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Essay on the remarkable Dr. Crenshaw; Common App


diebysenioritis 7 / 17 7  
Dec 30, 2012   #1
Thanks for reading this! Please try to respond to these questions: Does the essay answer the prompt? What have you learned about me and after reading this essay? I've applied to nearly all of my schools as a Biomedical Engineer. Knowing that, does this essay help or hurt my application?

Common App Essay

Indicate a person who has had a significant influence on you, and describe that influence.
At first sight, the Salk Institute for Biological Studies looked an appropriate compilation of concrete that echoed its dry name. I begrudgingly followed our tour group up aseptic gray steps, readying myself for whatever monotone white coat we would have to endure. My predisposition was so strong that I hardly believed the young, bright-eyed woman at the podium when she introduced herself as Dr. Crenshaw. Yet the stories and lessons she shared to us were too vibrant and passionate to ignore. In fact, it was Dr. Crenshaw's lecture that inspired me to go into research.

Science was hardly my forte at school. I was the acknowledged bane of my biology lab group whose grades and lives I'd once endangered mishandling a syringe of acid. Lab reports didn't matter to me. It seemed mindlessly redundant to prove empirical value "X" on page one hundred-something when the answer and procedure were always given to us beforehand. I was much more captivated by our classes more curious discussions. Genetic engineering, pluripotent stem cells, these poorly understood subjects offered a myriad of potential miracles. Yet such conversations were far and few in our classes humdrum curriculum and so science seemed just that: boring.

Dr. Crenshaw was not boring. Her personality out-bubbled solutions on Bunsen burners. At her lab desk sat a pair of headphones that blared the rhythms of our revered - though less accredited - Dr. Dre. But most prominent to us was the absolute rapture when she spoke of her research. How her work on Sickle-cell anemia served not just mankind but memorialized the life of her childhood friend. And she expressed vehement frustration at the lone nucleotide, of the thousands of millions in the girl's DNA, that caused the travesty. The detailed illustrations of twisted proteins and amino acids she presented told a tragic story, which made it fascinating.

Her lecture ignited my interests in biology. She reminded us that research in the science of life heavily impacted the lives of others. Her fun-loving personality brought peer-review academia down to earth, a subject that once seemed so aloof during our biology class discussions. I realized then what I had lost in the routine of my high school studies: that research was very much the pursuit of curiosity. That, behind its dull and didactic language, it was a means for the progression of society.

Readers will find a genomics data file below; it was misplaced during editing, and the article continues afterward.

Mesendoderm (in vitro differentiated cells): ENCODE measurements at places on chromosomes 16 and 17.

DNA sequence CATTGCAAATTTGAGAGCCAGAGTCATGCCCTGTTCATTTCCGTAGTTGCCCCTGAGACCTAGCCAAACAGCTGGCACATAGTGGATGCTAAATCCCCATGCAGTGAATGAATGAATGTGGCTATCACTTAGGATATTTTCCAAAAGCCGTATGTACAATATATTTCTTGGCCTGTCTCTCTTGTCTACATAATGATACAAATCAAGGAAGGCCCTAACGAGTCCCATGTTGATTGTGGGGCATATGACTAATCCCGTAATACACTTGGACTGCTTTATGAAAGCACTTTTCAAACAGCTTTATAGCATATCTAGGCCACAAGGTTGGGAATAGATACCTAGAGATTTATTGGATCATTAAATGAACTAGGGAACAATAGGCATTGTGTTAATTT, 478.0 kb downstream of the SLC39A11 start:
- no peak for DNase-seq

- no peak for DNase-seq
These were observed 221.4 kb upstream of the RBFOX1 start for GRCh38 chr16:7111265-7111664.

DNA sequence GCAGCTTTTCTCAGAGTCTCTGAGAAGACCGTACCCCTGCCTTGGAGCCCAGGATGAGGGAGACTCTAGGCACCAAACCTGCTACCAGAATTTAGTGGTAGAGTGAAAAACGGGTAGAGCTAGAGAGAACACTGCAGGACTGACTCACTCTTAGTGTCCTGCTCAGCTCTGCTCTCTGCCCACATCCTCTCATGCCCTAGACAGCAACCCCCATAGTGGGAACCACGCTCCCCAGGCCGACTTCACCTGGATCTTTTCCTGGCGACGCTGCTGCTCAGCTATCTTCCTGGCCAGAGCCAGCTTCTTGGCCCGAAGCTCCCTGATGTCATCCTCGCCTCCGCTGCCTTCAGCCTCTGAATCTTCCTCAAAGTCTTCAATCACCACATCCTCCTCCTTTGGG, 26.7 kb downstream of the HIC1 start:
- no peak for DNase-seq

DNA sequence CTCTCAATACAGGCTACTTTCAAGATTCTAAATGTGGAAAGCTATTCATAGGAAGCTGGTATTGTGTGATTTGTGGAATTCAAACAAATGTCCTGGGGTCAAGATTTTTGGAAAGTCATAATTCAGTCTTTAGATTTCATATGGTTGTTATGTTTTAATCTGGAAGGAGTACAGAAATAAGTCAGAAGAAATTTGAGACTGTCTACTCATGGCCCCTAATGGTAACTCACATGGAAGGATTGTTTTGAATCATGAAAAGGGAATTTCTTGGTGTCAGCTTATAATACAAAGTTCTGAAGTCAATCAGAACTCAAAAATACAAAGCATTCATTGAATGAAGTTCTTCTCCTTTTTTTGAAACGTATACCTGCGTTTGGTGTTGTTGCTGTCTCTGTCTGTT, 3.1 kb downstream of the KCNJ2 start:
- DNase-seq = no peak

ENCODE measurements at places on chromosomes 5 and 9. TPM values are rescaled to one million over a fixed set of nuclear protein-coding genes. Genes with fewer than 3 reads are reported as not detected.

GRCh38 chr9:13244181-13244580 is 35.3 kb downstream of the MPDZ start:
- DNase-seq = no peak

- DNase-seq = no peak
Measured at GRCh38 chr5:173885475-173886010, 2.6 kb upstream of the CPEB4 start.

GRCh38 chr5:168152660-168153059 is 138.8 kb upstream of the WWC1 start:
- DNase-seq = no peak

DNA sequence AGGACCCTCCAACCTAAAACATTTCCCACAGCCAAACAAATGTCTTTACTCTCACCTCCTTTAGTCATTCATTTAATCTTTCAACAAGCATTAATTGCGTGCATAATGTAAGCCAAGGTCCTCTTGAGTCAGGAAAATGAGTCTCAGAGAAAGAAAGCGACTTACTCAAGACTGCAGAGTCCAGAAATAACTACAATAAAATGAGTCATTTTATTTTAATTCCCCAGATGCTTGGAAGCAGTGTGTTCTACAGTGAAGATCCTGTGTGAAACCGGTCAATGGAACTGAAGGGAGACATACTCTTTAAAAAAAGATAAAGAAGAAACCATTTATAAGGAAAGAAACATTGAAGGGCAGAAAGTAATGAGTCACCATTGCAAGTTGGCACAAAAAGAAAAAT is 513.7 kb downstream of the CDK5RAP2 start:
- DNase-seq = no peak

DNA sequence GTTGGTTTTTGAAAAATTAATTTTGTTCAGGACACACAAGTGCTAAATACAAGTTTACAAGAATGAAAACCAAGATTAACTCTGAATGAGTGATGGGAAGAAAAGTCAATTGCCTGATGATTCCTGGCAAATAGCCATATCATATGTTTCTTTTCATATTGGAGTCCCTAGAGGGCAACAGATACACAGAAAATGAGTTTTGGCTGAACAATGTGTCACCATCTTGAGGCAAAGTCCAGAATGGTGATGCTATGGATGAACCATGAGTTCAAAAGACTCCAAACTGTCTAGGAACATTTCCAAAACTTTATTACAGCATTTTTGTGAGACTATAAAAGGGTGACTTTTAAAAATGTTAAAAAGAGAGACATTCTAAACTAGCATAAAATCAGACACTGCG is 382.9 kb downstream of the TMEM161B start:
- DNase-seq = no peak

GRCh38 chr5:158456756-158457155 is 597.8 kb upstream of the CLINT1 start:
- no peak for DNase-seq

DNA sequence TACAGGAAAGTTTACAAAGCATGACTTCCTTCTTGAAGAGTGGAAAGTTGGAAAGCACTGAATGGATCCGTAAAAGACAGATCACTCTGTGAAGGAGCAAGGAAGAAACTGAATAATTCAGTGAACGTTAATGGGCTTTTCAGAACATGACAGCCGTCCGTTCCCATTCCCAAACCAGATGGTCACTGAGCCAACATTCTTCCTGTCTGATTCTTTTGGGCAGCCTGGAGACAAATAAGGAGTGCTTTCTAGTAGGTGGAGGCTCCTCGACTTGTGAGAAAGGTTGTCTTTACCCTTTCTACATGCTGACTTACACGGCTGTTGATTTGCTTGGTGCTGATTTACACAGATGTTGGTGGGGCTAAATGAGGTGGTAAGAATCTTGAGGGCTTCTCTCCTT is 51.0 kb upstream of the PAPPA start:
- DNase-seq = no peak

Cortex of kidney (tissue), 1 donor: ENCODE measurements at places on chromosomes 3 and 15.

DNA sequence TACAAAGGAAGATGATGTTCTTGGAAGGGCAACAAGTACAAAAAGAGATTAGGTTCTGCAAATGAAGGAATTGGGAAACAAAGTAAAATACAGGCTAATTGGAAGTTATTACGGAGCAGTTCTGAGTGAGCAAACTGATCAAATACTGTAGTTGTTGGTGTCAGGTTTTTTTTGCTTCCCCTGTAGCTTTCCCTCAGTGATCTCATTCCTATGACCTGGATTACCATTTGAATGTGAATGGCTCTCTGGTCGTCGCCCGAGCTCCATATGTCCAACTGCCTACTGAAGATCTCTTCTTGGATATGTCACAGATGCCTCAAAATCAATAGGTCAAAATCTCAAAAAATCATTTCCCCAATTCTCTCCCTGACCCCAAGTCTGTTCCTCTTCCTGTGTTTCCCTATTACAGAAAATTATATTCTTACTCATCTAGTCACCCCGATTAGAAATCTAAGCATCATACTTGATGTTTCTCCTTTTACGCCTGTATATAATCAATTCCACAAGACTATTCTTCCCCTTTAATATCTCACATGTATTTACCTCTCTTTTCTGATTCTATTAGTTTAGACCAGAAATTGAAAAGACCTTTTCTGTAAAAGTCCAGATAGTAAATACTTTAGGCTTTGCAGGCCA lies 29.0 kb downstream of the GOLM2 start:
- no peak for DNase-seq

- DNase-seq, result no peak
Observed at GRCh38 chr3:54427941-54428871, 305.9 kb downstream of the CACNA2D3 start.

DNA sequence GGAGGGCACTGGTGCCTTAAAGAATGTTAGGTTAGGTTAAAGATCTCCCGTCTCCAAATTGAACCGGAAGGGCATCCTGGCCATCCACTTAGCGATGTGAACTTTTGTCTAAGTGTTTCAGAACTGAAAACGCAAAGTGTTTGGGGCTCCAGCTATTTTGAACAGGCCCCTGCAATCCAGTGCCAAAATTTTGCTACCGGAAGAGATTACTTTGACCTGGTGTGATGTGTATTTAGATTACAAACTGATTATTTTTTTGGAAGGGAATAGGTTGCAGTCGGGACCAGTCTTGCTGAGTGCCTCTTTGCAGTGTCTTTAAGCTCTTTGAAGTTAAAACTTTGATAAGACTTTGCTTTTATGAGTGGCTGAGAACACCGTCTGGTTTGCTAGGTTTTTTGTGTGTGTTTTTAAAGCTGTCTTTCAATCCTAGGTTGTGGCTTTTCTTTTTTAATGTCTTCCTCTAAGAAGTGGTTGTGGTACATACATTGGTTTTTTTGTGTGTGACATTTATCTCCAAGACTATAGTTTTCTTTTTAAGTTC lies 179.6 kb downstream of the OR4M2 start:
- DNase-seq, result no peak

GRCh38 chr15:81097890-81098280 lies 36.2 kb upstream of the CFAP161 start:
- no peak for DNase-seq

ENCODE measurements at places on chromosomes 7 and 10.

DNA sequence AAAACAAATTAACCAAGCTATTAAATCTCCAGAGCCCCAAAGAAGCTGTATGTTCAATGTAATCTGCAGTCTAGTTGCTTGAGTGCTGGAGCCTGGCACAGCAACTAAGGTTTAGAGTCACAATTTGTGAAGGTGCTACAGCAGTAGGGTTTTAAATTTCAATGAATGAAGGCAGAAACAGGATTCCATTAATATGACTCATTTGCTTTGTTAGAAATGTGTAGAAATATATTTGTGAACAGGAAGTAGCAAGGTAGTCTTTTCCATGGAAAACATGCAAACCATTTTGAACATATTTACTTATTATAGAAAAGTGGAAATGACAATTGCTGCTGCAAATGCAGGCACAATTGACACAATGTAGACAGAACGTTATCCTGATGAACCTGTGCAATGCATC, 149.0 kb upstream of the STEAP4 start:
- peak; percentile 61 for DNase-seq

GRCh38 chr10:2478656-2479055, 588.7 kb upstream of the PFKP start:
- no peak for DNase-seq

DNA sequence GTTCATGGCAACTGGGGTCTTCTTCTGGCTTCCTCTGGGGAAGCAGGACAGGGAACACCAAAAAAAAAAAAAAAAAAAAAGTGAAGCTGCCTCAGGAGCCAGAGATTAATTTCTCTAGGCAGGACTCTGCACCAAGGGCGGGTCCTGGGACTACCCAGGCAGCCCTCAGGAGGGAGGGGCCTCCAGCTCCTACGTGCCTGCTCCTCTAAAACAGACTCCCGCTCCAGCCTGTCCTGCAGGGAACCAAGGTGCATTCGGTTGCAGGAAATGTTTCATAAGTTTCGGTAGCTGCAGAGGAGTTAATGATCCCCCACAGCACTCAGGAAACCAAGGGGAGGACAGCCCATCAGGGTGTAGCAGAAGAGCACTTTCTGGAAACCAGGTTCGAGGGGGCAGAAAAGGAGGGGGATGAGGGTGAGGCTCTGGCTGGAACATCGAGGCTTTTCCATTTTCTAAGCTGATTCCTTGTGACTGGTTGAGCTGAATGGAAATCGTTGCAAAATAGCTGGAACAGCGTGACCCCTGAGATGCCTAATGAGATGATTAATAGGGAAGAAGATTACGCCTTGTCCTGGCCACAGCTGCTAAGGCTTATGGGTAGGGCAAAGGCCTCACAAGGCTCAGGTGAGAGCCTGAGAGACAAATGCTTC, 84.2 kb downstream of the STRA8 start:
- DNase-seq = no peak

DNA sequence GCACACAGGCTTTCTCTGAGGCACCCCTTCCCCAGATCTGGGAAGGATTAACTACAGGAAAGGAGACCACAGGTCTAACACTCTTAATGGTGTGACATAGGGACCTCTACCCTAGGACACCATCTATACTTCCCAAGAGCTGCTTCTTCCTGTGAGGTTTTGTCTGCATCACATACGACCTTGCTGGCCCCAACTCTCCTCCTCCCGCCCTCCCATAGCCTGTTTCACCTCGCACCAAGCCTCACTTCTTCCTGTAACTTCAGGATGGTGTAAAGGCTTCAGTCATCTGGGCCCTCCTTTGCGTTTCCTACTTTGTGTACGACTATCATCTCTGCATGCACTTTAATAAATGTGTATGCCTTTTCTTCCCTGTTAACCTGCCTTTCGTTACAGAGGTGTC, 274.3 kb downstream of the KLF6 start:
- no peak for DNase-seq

The tours last destination was the institutes cafeteria and we concluded the day seated on concrete tables with ham sandwiches. Admittedly, I was, by then, less interested in satiating my own scientific curiosities than my own stomach's ones. But by lunch, the Salk Institute's cement walls no longer felt so severe. The buildings modest design lent clarity to its inquisitive denizens. I promised myself I would find myself in a similar setting, pursuing research and work of my own.
Jennyflower81 - / 690 96  
Dec 30, 2012   #2
Hi :) Your essay sounds great to me, I can make a few suggestions.

At first sight, the Salk Institute for Biological Studies looked like an appropriate compilation of concrete that echoed its dry name.
Not so sure about this opening sentence, only because it seems kind of negative, but it works if you really want to keep it, because you are simply being honest.

My predisposition was so strong that I hardly believed the young, bright-eyed woman at the podium when she introduced herself as Dr. Crenshaw.
This sentence is a little awkward. You could say it like this: "My predisposition vanished as a young, bright-eyed woman stood at the podium; she introduced herself as Dr. Crenshaw."

YetT he stories and lessons she shared to us were too vibrant and passionate to ignore. In fact, it was Dr. Crenshaw's lecture that inspired me to go intopursue some research.

Yet suchThese enlightening conversations were far andfewsparse in our class's humdrum curriculum,and somaking science seem just that: boring.

Her lecture ignited my interest in biology.


... that research was very much the pursuit of curiosity.
and for the purpose of finding a solution to a scientific problem.
OP diebysenioritis 7 / 17 7  
Dec 30, 2012   #3
Thanks for the comments. I redid most of the sentences you pointed out but I'll have to think of a way to reword that "predisposition" sentence.


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